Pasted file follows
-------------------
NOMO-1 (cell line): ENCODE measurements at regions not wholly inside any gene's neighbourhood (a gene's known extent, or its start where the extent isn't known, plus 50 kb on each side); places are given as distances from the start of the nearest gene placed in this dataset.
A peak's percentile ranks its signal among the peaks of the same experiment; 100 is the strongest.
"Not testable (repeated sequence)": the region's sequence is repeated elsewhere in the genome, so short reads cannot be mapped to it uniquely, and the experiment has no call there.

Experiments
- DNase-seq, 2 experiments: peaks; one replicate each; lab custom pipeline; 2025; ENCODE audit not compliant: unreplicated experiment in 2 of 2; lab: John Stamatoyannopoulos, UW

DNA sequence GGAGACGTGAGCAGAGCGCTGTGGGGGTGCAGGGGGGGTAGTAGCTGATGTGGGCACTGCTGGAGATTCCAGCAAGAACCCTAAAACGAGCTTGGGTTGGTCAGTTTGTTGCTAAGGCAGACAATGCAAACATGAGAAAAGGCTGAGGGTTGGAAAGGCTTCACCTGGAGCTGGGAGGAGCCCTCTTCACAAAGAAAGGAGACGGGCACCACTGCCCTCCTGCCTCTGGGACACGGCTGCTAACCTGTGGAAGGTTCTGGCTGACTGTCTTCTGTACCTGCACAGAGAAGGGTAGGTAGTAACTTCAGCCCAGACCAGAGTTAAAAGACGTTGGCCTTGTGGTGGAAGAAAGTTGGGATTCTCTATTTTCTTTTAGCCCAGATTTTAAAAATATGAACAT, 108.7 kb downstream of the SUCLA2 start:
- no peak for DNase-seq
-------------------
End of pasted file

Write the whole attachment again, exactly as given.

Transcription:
NOMO-1 (cell line): ENCODE measurements at regions not wholly inside any gene's neighbourhood (a gene's known extent, or its start where the extent isn't known, plus 50 kb on each side); places are given as distances from the start of the nearest gene placed in this dataset.
A peak's percentile ranks its signal among the peaks of the same experiment; 100 is the strongest.
"Not testable (repeated sequence)": the region's sequence is repeated elsewhere in the genome, so short reads cannot be mapped to it uniquely, and the experiment has no call there.

Experiments
- DNase-seq, 2 experiments: peaks; one replicate each; lab custom pipeline; 2025; ENCODE audit not compliant: unreplicated experiment in 2 of 2; lab: John Stamatoyannopoulos, UW

DNA sequence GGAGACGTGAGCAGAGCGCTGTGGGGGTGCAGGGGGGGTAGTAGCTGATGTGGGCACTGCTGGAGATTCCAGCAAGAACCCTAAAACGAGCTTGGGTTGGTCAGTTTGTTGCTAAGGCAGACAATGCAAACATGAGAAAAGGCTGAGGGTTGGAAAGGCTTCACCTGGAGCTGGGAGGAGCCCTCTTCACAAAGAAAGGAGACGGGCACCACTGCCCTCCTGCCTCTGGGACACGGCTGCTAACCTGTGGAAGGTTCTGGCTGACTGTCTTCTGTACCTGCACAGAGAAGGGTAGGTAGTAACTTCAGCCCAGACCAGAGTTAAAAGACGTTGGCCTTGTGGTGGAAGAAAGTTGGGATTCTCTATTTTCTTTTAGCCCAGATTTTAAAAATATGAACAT, 108.7 kb downstream of the SUCLA2 start:
- no peak for DNase-seq